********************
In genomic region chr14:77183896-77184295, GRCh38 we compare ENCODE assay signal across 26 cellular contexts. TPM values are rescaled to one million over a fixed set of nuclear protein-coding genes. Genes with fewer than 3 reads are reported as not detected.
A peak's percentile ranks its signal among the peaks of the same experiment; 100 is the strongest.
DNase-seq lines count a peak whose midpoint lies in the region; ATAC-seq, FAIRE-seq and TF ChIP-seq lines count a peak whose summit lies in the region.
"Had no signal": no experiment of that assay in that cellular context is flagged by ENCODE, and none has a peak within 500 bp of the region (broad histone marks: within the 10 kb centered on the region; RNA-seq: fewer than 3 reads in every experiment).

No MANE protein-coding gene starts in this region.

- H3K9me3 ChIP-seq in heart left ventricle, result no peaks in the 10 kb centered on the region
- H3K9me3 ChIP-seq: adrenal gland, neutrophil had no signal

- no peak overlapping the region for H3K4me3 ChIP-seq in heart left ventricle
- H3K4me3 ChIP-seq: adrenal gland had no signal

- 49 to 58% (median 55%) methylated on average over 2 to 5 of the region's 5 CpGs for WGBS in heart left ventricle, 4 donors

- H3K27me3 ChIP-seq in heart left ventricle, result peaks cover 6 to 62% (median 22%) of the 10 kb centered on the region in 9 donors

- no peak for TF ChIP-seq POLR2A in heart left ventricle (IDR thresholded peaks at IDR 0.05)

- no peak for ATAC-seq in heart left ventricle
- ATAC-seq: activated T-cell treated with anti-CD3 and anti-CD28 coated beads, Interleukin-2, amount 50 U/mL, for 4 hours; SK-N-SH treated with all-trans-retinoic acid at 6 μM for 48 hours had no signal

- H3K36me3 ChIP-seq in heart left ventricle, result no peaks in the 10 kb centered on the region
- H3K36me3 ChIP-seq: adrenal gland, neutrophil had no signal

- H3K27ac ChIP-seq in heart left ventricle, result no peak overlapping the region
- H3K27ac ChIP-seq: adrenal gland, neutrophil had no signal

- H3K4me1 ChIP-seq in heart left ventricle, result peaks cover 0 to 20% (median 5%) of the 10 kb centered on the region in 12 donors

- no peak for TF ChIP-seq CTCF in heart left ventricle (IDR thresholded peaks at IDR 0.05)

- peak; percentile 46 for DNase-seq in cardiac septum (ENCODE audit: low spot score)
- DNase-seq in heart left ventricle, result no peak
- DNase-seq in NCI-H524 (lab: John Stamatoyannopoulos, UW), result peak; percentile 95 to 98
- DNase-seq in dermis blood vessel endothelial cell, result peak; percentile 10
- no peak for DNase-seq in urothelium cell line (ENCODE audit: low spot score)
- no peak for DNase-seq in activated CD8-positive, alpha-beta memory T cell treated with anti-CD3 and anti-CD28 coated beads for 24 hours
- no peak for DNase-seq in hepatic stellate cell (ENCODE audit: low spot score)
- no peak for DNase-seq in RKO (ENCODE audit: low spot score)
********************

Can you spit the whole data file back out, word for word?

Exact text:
In genomic region chr14:77183896-77184295, GRCh38 we compare ENCODE assay signal across 26 cellular contexts. TPM values are rescaled to one million over a fixed set of nuclear protein-coding genes. Genes with fewer than 3 reads are reported as not detected.
A peak's percentile ranks its signal among the peaks of the same experiment; 100 is the strongest.
DNase-seq lines count a peak whose midpoint lies in the region; ATAC-seq, FAIRE-seq and TF ChIP-seq lines count a peak whose summit lies in the region.
"Had no signal": no experiment of that assay in that cellular context is flagged by ENCODE, and none has a peak within 500 bp of the region (broad histone marks: within the 10 kb centered on the region; RNA-seq: fewer than 3 reads in every experiment).

No MANE protein-coding gene starts in this region.

- H3K9me3 ChIP-seq in heart left ventricle, result no peaks in the 10 kb centered on the region
- H3K9me3 ChIP-seq: adrenal gland, neutrophil had no signal

- no peak overlapping the region for H3K4me3 ChIP-seq in heart left ventricle
- H3K4me3 ChIP-seq: adrenal gland had no signal

- 49 to 58% (median 55%) methylated on average over 2 to 5 of the region's 5 CpGs for WGBS in heart left ventricle, 4 donors

- H3K27me3 ChIP-seq in heart left ventricle, result peaks cover 6 to 62% (median 22%) of the 10 kb centered on the region in 9 donors

- no peak for TF ChIP-seq POLR2A in heart left ventricle (IDR thresholded peaks at IDR 0.05)

- no peak for ATAC-seq in heart left ventricle
- ATAC-seq: activated T-cell treated with anti-CD3 and anti-CD28 coated beads, Interleukin-2, amount 50 U/mL, for 4 hours; SK-N-SH treated with all-trans-retinoic acid at 6 μM for 48 hours had no signal

- H3K36me3 ChIP-seq in heart left ventricle, result no peaks in the 10 kb centered on the region
- H3K36me3 ChIP-seq: adrenal gland, neutrophil had no signal

- H3K27ac ChIP-seq in heart left ventricle, result no peak overlapping the region
- H3K27ac ChIP-seq: adrenal gland, neutrophil had no signal

- H3K4me1 ChIP-seq in heart left ventricle, result peaks cover 0 to 20% (median 5%) of the 10 kb centered on the region in 12 donors

- no peak for TF ChIP-seq CTCF in heart left ventricle (IDR thresholded peaks at IDR 0.05)

- peak; percentile 46 for DNase-seq in cardiac septum (ENCODE audit: low spot score)
- DNase-seq in heart left ventricle, result no peak
- DNase-seq in NCI-H524 (lab: John Stamatoyannopoulos, UW), result peak; percentile 95 to 98
- DNase-seq in dermis blood vessel endothelial cell, result peak; percentile 10
- no peak for DNase-seq in urothelium cell line (ENCODE audit: low spot score)
- no peak for DNase-seq in activated CD8-positive, alpha-beta memory T cell treated with anti-CD3 and anti-CD28 coated beads for 24 hours
- no peak for DNase-seq in hepatic stellate cell (ENCODE audit: low spot score)
- no peak for DNase-seq in RKO (ENCODE audit: low spot score)